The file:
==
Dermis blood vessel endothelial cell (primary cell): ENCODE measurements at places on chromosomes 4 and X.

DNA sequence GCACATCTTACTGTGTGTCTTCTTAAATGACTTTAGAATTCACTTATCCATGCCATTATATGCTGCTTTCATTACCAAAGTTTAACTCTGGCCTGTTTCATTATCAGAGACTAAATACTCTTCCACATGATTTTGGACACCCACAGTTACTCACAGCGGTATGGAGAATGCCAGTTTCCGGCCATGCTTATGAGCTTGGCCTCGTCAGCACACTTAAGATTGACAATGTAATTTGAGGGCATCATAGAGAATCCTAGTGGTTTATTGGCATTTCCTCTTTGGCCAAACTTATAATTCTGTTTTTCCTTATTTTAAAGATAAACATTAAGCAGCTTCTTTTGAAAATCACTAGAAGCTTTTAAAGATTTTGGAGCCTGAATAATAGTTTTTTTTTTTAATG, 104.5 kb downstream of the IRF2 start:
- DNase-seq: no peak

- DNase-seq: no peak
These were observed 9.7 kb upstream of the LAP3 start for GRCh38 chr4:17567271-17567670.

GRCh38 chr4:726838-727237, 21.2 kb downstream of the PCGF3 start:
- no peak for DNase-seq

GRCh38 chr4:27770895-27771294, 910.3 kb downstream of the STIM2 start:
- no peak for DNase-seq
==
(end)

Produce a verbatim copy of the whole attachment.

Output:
Dermis blood vessel endothelial cell (primary cell): ENCODE measurements at places on chromosomes 4 and X.

DNA sequence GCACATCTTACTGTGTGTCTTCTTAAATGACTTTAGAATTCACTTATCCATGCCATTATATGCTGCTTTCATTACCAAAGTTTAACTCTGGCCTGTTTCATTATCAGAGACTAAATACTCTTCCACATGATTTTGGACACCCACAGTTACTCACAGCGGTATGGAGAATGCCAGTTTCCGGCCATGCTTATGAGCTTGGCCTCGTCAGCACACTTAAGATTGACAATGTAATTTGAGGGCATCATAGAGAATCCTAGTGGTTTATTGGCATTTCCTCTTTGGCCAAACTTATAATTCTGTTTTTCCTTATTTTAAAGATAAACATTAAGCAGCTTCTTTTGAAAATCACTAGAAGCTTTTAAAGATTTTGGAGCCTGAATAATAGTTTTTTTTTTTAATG, 104.5 kb downstream of the IRF2 start:
- DNase-seq: no peak

- DNase-seq: no peak
These were observed 9.7 kb upstream of the LAP3 start for GRCh38 chr4:17567271-17567670.

GRCh38 chr4:726838-727237, 21.2 kb downstream of the PCGF3 start:
- no peak for DNase-seq

GRCh38 chr4:27770895-27771294, 910.3 kb downstream of the STIM2 start:
- no peak for DNase-seq